Between 1947 and 1956, 11 caves were discovered in the desert near the Qumran Wadi on the Dead Sea, which collectively contained hundreds of manuscripts of Biblical and extra Biblical books. The books are thought to be portions of a library originally housed in a Jewish monastery in ruins nearby and were thought to have been hidden just before the monastery was destroyed by the Romans about 68 AD.
The Sect at Qumran has been identified by scholars as being a sub sect of a wider religious movement in ancient Judaism known as the Essenic Movement. Drawing from information previously known and newly discovered, scholars have seemed to confirm conjectures held since the early church that there was a strong if not direct relationship between the Essenes, the sect of John the Baptist, and the earliest followers of Jesus Christ.
This is controversial since it implies that much of Christianity, particularly the rituals and organizational structure, predated Jesus Christ.
"Essene" means "holy one" just as "saint" does.
Both believed they were involved in a "New Covenant" with God.
The Essenes had a "Session of the Many" as a General Council just as the Early Church had the "multitude" of disciples (Acts 5:2,5; 15:12).
The Essenes had a special group of twelve men with three priests (though it is not clear if the total is 12 or 15) while the Church had the Twelve Apostles, three of which Peter, James and John represent a special inner subgroup. The Essenes had an overseer or supervisor position that's description matches very closely that of the Bishop in the Early Church (Bishop from the Greek "Episkopos" "overseer" or "supervisor").
The Essenes had a daily baptism ritual.
The Essenes had a ritual meal of bead and wine, which would eventually be performed by the coming messiahs. The Essenes believed two messiahs would appear, one a priest to restore the people religiously, the other a king who would restore the people politically (Note that the Epistle to the Hebrews argues that Jesus fulfilled both roles in himself, Hebrews may well have been intended to attract Essenes to Christianity). The Essenes excluded those not fully initiated into the group from the sacred meal much as the ancient division in the Mass between the Mass of the Catechumens (those in training to be Christians) and the Mass of the Faithful (baptized members). During the later the catechumens were asked to leave and the Sacrifice of the Eucharist was performed.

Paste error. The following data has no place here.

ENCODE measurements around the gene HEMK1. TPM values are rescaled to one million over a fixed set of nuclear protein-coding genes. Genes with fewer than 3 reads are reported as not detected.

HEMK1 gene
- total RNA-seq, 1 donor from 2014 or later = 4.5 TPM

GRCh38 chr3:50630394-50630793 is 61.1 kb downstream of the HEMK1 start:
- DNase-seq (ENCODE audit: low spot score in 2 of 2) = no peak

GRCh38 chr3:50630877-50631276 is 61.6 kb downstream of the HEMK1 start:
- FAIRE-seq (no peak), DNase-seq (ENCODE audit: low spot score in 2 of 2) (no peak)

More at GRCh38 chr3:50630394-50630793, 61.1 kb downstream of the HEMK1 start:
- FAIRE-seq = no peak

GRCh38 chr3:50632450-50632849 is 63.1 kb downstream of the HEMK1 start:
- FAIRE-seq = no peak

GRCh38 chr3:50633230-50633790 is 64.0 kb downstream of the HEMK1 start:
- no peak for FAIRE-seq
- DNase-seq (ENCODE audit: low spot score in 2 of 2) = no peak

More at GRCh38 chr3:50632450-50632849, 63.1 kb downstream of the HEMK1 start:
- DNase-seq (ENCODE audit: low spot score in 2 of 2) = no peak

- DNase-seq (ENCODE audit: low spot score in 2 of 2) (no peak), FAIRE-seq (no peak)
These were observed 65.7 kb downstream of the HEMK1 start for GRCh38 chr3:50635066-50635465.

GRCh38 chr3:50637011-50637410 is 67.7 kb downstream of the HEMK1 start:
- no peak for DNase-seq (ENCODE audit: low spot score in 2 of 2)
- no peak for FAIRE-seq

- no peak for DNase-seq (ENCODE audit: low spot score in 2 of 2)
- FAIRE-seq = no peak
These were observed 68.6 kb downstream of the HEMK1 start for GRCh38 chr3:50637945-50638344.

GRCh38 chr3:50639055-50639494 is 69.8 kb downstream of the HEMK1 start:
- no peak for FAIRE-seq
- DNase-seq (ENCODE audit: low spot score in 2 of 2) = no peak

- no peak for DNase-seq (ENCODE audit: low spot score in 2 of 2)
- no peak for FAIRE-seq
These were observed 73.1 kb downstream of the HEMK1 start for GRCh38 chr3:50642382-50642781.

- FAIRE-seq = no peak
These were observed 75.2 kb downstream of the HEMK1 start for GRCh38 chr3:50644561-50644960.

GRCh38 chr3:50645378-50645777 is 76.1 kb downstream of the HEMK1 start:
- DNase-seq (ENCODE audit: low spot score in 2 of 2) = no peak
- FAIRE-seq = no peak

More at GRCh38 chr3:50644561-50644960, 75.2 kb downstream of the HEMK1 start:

To join the Essenes took a three year process, members were only finally admitted once a year during the Jewish feast of the Pentecost. In Acts 2:1-41 records that some 3,000 people were "miraculously" added to Christianity during the first Pentecost after Christ's death and resurrection. Scholars feel this maybe a distorted memory of the Essenic practice which may have been discontinued and forgotten by the final version of Acts.
Fully initiated Essenes had to donate all of their possessions to the
community's common fund. Acts 2:42-47 shows that the earliest Christians
did the same thing. Acts 5:1-10 even relates what became of a couple who
tried to cheat on this practice.
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